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Digital Health Funding Drops Off & IPOs Heat Up in Q1


U.S. companies raised more than $8 billion for digital health last year. But investors injected just $986 million into 61 digital health deals in the first quarter of 2019 — about half of the money raised in Q1 2018, according to a funding report from Rock Health.

“Coming off a record-smashing year for digital health funding in 2018, we see funding leveling off in the first quarter of 2019,” Rock Health researchers Sean Day and Megan Zweig wrote. “Meanwhile, after a two-and-a-half-year drought, the digital health IPO market is heating up.”

Quarterly funding has averaged $1.4 billion over the past two years, meaning the money invested in Q1 2019 dropped well below that trend.

The quarter was also slow for digital health mergers and acquisitions, with 21 startup acquisitions. That number fell 32 percent below the average of 31 acquisitions per quarter from 2016 through 2018.

But acquisitions within digital health continued, with 13 startups acquired by other digital health companies. Behavioral health companies seemed to be favorable. For instance, AbleTo acquired Joyable, which provides coach-supported programs for patients to overcome anxiety and depression. Livingo, meanwhile, bought MyStrength, a company that offers evidence-based and clinically reviewed tools to foster treatments such as cognitive behavioral therapy.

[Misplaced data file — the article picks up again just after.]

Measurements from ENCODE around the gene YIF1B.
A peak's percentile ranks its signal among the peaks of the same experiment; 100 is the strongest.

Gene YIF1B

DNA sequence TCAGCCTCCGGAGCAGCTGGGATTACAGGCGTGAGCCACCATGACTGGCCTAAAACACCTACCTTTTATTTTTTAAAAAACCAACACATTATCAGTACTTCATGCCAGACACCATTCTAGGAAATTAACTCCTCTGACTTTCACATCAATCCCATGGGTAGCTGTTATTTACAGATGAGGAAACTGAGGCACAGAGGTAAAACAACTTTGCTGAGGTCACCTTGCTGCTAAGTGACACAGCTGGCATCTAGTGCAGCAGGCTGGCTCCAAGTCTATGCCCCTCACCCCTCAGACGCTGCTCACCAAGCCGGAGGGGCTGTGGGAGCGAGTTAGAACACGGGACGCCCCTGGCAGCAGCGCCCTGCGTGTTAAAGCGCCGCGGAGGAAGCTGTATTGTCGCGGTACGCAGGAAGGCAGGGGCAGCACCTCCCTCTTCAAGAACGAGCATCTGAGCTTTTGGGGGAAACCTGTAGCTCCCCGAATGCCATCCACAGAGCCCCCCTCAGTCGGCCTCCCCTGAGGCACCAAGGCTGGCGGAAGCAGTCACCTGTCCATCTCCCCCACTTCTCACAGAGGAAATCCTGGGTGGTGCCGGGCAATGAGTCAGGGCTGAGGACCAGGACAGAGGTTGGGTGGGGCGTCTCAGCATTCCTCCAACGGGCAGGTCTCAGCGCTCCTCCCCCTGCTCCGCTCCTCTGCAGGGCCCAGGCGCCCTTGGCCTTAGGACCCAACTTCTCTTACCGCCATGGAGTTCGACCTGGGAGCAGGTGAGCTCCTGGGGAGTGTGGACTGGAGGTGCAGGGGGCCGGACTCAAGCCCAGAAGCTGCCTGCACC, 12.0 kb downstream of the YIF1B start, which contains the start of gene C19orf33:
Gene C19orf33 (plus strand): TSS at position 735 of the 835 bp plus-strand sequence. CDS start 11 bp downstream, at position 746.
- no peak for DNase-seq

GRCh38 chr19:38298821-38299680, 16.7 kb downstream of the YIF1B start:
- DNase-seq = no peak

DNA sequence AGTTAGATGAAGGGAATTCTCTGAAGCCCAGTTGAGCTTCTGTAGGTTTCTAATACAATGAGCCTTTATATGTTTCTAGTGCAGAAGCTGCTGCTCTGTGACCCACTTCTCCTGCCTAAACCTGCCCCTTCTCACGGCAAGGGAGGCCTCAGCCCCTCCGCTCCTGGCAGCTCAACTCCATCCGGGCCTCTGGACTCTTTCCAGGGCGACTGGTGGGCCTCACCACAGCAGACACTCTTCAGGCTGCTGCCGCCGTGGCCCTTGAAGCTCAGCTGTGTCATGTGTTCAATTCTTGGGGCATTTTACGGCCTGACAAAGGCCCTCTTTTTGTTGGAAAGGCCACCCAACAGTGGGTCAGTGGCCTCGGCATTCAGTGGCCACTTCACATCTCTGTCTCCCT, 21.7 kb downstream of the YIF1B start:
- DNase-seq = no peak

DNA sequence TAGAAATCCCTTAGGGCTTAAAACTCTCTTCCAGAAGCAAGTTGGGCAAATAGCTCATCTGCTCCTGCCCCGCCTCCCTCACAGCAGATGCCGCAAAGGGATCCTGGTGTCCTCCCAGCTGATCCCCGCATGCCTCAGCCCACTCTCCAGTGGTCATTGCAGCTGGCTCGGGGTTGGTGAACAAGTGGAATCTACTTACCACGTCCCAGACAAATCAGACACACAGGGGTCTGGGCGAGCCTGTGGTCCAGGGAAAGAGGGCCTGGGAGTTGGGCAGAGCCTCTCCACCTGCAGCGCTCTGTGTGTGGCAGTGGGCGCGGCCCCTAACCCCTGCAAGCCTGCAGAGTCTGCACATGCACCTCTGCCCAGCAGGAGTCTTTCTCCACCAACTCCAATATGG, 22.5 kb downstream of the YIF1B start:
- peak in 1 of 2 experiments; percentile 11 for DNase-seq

Corporate venture capital investors have consistently participated in about one-third of digital health deals over the past five years. In Q1 2019, corporations remained interested in digital health investments as a way to leverage external innovation for growth and profitability.

Health systems have been active corporate investors, with Kaiser Permanente, Mayo Clinic and Ascension each making more than 10 investments since 2014. Those health systems belong to a group of 11 corporate venture arms whose digital health investments broke double digits over that time frame.

The last initial public offering (IPO) of a U.S. digital health company came in 2016. In Q1, four companies — Livongo, Peloton, Change Healthcare and Health Catalyst — made plans to go public in 2019. Goldman Sachs and JP Morgan are leading all four IPOs.

Three of the four companies are on average 10 years old and have each raised an average of $505 million funds.

“While IPOs are critical milestones for early-stage venture investors, we’re watching closely to see how these IPOs enable companies to deliver for the patients, customers, and future public market investors they serve,” Day and Zweig wrote.

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